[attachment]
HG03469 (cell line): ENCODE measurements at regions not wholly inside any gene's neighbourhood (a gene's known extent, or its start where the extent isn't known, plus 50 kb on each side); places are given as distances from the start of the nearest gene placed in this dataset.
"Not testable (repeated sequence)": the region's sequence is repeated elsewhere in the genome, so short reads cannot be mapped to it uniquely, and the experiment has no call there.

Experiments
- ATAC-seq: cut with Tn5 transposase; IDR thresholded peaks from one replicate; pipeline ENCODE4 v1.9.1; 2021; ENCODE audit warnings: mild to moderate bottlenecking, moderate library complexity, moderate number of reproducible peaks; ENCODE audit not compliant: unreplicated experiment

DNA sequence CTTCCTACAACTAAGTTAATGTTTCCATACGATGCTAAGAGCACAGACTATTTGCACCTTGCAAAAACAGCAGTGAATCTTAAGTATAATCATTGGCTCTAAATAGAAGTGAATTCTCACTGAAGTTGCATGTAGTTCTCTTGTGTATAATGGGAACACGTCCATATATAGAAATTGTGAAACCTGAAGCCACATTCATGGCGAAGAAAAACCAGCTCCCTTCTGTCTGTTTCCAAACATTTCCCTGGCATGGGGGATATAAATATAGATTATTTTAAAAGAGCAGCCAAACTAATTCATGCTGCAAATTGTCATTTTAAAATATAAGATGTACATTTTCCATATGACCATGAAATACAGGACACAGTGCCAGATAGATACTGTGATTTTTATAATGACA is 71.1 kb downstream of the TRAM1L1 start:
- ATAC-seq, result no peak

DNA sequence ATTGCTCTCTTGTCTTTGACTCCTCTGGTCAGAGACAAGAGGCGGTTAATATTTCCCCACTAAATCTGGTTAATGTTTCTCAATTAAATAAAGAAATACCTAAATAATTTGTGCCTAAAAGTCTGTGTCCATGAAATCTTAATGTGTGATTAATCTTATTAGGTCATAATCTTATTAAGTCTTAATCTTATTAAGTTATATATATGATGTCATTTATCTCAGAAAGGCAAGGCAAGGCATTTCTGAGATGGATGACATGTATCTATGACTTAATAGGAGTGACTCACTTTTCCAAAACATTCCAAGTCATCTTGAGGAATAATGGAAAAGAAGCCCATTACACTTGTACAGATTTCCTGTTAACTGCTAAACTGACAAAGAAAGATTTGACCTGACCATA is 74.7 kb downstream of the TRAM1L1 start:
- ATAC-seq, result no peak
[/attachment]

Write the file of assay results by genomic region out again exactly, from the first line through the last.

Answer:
HG03469 (cell line): ENCODE measurements at regions not wholly inside any gene's neighbourhood (a gene's known extent, or its start where the extent isn't known, plus 50 kb on each side); places are given as distances from the start of the nearest gene placed in this dataset.
"Not testable (repeated sequence)": the region's sequence is repeated elsewhere in the genome, so short reads cannot be mapped to it uniquely, and the experiment has no call there.

Experiments
- ATAC-seq: cut with Tn5 transposase; IDR thresholded peaks from one replicate; pipeline ENCODE4 v1.9.1; 2021; ENCODE audit warnings: mild to moderate bottlenecking, moderate library complexity, moderate number of reproducible peaks; ENCODE audit not compliant: unreplicated experiment

DNA sequence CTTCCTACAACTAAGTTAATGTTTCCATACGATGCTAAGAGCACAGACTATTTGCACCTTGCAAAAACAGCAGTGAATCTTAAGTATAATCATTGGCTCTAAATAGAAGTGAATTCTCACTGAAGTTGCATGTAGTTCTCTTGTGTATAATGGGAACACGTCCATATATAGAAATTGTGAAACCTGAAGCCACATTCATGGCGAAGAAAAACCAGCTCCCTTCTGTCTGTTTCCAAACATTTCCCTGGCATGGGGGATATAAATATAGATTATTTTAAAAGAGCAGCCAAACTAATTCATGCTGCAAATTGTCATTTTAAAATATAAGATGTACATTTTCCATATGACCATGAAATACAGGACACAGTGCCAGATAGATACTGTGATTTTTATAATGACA is 71.1 kb downstream of the TRAM1L1 start:
- ATAC-seq, result no peak

DNA sequence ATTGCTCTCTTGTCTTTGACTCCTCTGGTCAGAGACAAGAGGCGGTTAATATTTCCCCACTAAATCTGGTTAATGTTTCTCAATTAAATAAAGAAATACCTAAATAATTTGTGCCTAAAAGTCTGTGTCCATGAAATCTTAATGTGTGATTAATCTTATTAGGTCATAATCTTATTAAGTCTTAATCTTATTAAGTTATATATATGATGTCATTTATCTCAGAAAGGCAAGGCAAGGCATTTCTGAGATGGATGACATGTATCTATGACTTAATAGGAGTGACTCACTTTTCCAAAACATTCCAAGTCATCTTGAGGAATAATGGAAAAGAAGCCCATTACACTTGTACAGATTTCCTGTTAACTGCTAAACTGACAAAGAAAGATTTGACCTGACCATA is 74.7 kb downstream of the TRAM1L1 start:
- ATAC-seq, result no peak